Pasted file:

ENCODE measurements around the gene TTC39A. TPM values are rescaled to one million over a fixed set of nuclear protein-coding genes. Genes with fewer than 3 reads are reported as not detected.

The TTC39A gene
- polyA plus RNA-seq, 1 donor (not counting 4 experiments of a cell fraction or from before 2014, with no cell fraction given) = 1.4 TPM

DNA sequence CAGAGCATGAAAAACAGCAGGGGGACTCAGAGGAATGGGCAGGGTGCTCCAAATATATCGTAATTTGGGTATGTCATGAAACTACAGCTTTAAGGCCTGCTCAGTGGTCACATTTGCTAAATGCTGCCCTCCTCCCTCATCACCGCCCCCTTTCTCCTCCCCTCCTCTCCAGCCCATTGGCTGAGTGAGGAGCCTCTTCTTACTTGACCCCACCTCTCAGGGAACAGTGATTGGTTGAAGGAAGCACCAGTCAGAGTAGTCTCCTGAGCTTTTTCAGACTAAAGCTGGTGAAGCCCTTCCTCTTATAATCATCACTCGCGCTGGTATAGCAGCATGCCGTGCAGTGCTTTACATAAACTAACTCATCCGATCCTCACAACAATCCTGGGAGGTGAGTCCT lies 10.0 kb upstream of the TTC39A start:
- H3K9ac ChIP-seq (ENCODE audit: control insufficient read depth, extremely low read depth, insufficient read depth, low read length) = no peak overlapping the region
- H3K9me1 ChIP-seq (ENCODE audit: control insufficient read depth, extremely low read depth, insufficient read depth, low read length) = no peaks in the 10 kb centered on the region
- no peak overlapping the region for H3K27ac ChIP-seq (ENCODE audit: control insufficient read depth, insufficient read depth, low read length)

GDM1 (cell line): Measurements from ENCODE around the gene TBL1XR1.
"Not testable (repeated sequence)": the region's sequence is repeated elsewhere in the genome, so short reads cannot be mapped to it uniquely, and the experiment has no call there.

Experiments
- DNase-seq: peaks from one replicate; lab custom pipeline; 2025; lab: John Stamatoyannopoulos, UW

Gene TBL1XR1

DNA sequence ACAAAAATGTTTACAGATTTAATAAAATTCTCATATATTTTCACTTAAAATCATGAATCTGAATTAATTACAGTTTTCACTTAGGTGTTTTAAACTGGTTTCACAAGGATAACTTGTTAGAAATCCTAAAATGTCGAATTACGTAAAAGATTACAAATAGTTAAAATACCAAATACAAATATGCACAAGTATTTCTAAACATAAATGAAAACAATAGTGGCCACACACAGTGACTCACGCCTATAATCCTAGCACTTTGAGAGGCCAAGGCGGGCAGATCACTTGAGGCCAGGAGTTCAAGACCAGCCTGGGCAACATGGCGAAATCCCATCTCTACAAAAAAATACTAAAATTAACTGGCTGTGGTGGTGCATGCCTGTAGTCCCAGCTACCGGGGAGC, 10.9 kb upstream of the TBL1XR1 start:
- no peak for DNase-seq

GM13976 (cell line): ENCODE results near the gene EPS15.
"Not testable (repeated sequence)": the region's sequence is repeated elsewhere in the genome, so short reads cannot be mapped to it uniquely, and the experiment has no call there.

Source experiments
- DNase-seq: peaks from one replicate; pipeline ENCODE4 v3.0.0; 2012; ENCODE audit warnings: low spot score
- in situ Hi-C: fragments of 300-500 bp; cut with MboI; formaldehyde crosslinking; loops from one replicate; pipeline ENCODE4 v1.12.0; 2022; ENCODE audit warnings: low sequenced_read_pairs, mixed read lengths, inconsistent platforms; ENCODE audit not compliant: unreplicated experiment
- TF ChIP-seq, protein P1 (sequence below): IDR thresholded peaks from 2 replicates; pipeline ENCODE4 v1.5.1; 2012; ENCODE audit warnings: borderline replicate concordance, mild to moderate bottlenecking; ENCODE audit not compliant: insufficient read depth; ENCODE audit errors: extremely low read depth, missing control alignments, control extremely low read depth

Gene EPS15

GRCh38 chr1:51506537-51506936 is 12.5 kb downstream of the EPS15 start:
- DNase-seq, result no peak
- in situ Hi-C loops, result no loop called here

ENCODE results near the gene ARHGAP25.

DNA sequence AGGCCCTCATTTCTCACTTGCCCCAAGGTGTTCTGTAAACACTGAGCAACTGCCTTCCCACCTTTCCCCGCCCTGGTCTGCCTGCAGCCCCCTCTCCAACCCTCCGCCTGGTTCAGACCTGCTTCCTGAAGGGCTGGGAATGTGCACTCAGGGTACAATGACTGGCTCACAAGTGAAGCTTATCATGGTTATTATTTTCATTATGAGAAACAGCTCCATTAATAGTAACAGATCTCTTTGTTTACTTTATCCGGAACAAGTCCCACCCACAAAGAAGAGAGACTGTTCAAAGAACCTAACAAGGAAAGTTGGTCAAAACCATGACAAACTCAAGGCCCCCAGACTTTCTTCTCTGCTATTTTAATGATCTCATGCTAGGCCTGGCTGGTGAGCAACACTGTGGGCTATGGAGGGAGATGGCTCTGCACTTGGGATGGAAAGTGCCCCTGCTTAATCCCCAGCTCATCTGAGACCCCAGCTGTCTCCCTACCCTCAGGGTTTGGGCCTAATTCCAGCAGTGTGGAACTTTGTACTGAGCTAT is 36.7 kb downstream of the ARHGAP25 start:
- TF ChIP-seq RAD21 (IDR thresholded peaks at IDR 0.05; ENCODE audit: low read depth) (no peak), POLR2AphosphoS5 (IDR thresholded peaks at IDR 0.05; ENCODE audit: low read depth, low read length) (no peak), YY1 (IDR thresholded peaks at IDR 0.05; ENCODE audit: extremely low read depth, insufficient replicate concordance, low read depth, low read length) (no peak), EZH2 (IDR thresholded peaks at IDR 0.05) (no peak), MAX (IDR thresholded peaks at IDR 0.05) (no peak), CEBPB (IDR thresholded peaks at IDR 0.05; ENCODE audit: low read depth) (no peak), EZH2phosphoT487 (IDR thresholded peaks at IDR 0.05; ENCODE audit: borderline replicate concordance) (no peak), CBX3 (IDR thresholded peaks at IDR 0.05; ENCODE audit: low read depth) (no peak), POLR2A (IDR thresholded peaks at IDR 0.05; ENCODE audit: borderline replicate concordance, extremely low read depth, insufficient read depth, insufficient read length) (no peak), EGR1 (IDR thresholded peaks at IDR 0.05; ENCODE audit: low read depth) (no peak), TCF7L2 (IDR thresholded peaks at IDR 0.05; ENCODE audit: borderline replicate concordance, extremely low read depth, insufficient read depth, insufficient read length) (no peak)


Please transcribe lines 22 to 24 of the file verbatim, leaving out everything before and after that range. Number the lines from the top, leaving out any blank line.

GRCh38 chr1:51506537-51506936 is 12.5 kb downstream of the EPS15 start:
- DNase-seq, result no peak
- in situ Hi-C loops, result no loop called here